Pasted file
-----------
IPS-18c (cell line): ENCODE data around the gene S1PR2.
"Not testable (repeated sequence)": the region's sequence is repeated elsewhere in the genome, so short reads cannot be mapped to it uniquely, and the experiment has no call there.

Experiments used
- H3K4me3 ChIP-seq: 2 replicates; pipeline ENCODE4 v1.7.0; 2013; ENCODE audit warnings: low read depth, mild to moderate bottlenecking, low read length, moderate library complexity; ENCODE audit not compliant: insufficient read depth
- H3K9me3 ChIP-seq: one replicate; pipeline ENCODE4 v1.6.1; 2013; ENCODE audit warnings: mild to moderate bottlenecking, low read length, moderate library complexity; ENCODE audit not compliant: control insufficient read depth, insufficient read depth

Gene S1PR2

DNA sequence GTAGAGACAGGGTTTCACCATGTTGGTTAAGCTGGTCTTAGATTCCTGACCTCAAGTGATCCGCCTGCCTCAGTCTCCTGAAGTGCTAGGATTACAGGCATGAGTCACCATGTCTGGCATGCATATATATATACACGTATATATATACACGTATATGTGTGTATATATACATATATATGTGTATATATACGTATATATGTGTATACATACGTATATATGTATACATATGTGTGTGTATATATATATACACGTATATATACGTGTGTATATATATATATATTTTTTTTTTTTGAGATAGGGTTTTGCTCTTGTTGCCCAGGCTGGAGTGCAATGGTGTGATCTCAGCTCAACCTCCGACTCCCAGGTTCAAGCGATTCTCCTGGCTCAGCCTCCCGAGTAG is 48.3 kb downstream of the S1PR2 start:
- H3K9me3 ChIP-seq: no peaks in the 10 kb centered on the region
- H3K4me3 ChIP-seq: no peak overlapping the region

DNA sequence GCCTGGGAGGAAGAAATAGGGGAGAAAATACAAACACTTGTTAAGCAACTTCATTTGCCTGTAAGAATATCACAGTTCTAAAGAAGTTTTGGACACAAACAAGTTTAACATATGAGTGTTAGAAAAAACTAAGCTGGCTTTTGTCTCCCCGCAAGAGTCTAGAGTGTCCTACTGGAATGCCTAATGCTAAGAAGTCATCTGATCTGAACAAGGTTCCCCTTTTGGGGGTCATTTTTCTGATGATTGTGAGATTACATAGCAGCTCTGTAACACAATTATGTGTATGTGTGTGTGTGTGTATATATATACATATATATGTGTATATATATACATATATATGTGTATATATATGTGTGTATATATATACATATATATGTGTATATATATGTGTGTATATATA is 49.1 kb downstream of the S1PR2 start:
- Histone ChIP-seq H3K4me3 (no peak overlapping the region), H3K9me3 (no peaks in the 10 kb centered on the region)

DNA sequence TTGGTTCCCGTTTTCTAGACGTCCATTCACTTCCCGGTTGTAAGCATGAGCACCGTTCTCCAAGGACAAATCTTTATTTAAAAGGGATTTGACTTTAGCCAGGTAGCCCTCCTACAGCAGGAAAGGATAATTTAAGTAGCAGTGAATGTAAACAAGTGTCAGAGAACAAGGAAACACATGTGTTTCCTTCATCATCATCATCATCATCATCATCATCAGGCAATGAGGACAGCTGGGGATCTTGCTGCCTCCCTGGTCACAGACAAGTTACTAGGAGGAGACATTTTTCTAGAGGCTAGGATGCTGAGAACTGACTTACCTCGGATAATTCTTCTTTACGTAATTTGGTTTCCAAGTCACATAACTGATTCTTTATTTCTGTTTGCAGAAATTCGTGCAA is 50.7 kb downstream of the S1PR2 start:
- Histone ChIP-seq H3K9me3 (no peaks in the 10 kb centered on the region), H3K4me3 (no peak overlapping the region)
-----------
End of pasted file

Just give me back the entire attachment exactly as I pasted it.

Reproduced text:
IPS-18c (cell line): ENCODE data around the gene S1PR2.
"Not testable (repeated sequence)": the region's sequence is repeated elsewhere in the genome, so short reads cannot be mapped to it uniquely, and the experiment has no call there.

Experiments used
- H3K4me3 ChIP-seq: 2 replicates; pipeline ENCODE4 v1.7.0; 2013; ENCODE audit warnings: low read depth, mild to moderate bottlenecking, low read length, moderate library complexity; ENCODE audit not compliant: insufficient read depth
- H3K9me3 ChIP-seq: one replicate; pipeline ENCODE4 v1.6.1; 2013; ENCODE audit warnings: mild to moderate bottlenecking, low read length, moderate library complexity; ENCODE audit not compliant: control insufficient read depth, insufficient read depth

Gene S1PR2

DNA sequence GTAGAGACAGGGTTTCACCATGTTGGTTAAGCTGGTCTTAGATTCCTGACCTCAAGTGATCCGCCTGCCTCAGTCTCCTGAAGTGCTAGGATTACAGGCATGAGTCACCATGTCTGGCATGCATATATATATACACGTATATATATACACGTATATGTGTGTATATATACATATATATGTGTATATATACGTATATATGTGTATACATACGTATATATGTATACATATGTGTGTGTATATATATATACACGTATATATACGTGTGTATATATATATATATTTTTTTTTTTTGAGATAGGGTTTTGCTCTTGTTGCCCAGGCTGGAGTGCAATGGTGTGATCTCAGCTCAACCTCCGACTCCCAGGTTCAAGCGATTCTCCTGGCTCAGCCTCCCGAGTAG is 48.3 kb downstream of the S1PR2 start:
- H3K9me3 ChIP-seq: no peaks in the 10 kb centered on the region
- H3K4me3 ChIP-seq: no peak overlapping the region

DNA sequence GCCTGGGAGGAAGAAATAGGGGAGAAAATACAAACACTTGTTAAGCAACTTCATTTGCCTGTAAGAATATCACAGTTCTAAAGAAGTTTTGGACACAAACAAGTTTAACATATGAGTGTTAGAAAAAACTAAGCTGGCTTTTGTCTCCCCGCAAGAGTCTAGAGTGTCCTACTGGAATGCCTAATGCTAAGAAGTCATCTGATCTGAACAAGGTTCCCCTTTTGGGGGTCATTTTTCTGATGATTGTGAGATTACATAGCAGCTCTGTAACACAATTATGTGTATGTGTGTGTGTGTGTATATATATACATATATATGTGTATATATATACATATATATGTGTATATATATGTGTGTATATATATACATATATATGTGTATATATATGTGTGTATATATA is 49.1 kb downstream of the S1PR2 start:
- Histone ChIP-seq H3K4me3 (no peak overlapping the region), H3K9me3 (no peaks in the 10 kb centered on the region)

DNA sequence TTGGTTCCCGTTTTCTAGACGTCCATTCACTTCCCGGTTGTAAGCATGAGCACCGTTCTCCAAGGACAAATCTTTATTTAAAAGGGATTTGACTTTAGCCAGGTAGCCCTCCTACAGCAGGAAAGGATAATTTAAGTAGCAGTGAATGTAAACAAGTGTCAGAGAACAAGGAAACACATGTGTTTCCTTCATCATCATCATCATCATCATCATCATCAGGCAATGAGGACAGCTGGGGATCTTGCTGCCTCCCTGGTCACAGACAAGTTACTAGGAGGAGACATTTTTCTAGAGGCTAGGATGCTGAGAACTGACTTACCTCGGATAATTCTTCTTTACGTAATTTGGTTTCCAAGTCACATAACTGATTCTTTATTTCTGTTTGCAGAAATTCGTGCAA is 50.7 kb downstream of the S1PR2 start:
- Histone ChIP-seq H3K9me3 (no peaks in the 10 kb centered on the region), H3K4me3 (no peak overlapping the region)